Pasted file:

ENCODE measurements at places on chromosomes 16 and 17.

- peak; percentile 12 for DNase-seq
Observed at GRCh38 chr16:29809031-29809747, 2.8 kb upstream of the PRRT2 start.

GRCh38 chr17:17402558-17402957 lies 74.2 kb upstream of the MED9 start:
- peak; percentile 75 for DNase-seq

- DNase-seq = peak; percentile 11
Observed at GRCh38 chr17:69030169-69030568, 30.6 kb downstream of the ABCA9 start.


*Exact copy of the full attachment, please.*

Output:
ENCODE measurements at places on chromosomes 16 and 17.

- peak; percentile 12 for DNase-seq
Observed at GRCh38 chr16:29809031-29809747, 2.8 kb upstream of the PRRT2 start.

GRCh38 chr17:17402558-17402957 lies 74.2 kb upstream of the MED9 start:
- peak; percentile 75 for DNase-seq

- DNase-seq = peak; percentile 11
Observed at GRCh38 chr17:69030169-69030568, 30.6 kb downstream of the ABCA9 start.